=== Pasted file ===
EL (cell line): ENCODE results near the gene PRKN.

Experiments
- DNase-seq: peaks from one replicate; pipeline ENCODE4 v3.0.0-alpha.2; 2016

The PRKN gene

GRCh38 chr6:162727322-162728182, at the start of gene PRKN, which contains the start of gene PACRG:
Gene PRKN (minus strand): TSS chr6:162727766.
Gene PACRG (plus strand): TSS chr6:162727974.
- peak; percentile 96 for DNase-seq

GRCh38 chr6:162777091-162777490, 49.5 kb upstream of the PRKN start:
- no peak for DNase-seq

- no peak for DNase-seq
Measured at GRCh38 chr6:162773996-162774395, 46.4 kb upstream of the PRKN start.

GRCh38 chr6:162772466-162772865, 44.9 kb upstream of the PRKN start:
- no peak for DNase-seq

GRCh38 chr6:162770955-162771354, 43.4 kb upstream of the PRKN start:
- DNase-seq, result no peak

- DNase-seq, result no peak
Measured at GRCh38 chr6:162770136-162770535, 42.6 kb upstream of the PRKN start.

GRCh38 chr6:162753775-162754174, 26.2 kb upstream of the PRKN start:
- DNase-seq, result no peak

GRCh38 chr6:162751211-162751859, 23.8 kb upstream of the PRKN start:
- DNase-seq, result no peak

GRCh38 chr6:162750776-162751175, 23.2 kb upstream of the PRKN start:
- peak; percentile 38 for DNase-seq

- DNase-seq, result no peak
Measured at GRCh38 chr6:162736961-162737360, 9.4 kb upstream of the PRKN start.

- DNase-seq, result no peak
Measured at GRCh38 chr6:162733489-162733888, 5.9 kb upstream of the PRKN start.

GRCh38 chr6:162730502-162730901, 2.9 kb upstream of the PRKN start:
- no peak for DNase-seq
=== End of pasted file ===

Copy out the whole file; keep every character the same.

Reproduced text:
EL (cell line): ENCODE results near the gene PRKN.

Experiments
- DNase-seq: peaks from one replicate; pipeline ENCODE4 v3.0.0-alpha.2; 2016

The PRKN gene

GRCh38 chr6:162727322-162728182, at the start of gene PRKN, which contains the start of gene PACRG:
Gene PRKN (minus strand): TSS chr6:162727766.
Gene PACRG (plus strand): TSS chr6:162727974.
- peak; percentile 96 for DNase-seq

GRCh38 chr6:162777091-162777490, 49.5 kb upstream of the PRKN start:
- no peak for DNase-seq

- no peak for DNase-seq
Measured at GRCh38 chr6:162773996-162774395, 46.4 kb upstream of the PRKN start.

GRCh38 chr6:162772466-162772865, 44.9 kb upstream of the PRKN start:
- no peak for DNase-seq

GRCh38 chr6:162770955-162771354, 43.4 kb upstream of the PRKN start:
- DNase-seq, result no peak

- DNase-seq, result no peak
Measured at GRCh38 chr6:162770136-162770535, 42.6 kb upstream of the PRKN start.

GRCh38 chr6:162753775-162754174, 26.2 kb upstream of the PRKN start:
- DNase-seq, result no peak

GRCh38 chr6:162751211-162751859, 23.8 kb upstream of the PRKN start:
- DNase-seq, result no peak

GRCh38 chr6:162750776-162751175, 23.2 kb upstream of the PRKN start:
- peak; percentile 38 for DNase-seq

- DNase-seq, result no peak
Measured at GRCh38 chr6:162736961-162737360, 9.4 kb upstream of the PRKN start.

- DNase-seq, result no peak
Measured at GRCh38 chr6:162733489-162733888, 5.9 kb upstream of the PRKN start.

GRCh38 chr6:162730502-162730901, 2.9 kb upstream of the PRKN start:
- no peak for DNase-seq